India suffered $36.8 billion loss in 2019 due to air pollution: Study

Air pollution caused over 16.7 lakh deaths in India in 2019 causing economic losses of nearly $36.8 billion (Rs 2,71,446 crore), according to a study published in The Lancet Planetary Health journal.

Exposure to air pollution and economic loss due to premature deaths and morbidity attributable to air pollution in India, 2019/Source: Lancet Study

The study, conducted by researchers from AIIMS, ICMR, and IIT-Delhi and titled ‘Global Burden of Disease Study, 2019’, measured the economic impact of air pollution, both indoor and outdoor, as it caused loss of output due to premature deaths and morbidity. 

Further, 0·98 million deaths were attributable to ambient particulate matter pollution, 0·61 million to household air pollution, and 0·17 million to ambient ozone pollution.

Delhi had the highest per-capita economic loss due to air pollution, followed by Haryana in 2019, according to the study.

Here are some key findings of the report:

1. The crude death rate per 100 000 population due to household air pollution decreased in India by 64·2% from 1990 to 2019, while that due to ambient particulate matter pollution increased by 115·3%.

2. The economic loss due to lost output from premature deaths and illness attributable to air pollution (outdoor and household) as a percentage of state GDP was 1.08% in Delhi.

3. The highest loss to GDP was recorded by Uttar Pradesh at 2.15% followed by Bihar at 1.95% and Madhya Pradesh and Rajasthan lost 1.70% each.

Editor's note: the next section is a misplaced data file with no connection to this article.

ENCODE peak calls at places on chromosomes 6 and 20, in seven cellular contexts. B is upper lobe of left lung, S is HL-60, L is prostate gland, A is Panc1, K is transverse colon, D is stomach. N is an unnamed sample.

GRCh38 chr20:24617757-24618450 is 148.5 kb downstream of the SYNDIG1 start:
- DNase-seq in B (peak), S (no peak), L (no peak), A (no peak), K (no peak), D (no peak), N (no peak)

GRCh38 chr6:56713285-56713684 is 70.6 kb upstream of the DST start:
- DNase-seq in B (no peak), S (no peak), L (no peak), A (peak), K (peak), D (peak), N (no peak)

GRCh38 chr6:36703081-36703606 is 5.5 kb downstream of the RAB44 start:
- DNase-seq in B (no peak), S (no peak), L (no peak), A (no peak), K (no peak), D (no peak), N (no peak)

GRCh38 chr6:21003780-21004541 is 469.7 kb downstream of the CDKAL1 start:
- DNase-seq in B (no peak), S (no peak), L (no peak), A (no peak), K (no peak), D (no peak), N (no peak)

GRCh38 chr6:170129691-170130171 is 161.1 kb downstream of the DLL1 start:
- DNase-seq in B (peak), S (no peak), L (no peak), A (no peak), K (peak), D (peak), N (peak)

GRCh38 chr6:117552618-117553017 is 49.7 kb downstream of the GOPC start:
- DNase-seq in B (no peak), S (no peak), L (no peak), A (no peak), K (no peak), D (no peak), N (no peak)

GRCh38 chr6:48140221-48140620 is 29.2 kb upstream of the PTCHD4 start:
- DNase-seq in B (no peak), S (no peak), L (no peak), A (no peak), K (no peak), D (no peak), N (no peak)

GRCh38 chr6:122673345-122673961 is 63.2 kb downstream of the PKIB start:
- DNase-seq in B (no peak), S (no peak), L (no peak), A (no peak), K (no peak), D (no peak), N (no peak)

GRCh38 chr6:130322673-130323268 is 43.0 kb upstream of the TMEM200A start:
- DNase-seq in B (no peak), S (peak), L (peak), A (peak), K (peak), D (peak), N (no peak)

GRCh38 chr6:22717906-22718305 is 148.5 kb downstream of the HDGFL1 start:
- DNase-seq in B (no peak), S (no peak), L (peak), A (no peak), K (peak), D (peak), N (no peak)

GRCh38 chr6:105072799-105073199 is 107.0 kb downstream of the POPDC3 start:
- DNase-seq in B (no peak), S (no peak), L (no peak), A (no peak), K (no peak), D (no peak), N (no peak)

4. When it comes to impact of outdoor air pollution alone on state GDP, Delhi recorded a loss of 1.06% to its GDP. The highest loss to GDP was recorded by Uttar Pradesh at 1.34% followed by Punjab at 1.22%.

5. The economic losses amounted to 1.36 per cent of India’s total gross domestic product (GDP).

6. Of the total economic loss, 36·6% was from lung diseases, which included chronic obstructive pulmonary disorder (21·1%), lower respiratory infections (14·2%), and lung cancer (1·2%). The rest was from ischaemic heart disease (24·9%), stroke (14·1%), diabetes (8·4%), neonatal disorders (13·3%), and cataract (2·7%).

India has a good economic and development trajectory, which can improve further with the reduction of air pollution, the scientific paper noted.

NITI Aayog member Prof Vinod Paul said, “India has many ongoing major initiatives to reduce air pollution. This paper provides a robust assessment of the trends and current situation in each state and highlights that augmenting the existing air pollution control efforts based on the specific situation of each state would be useful.”

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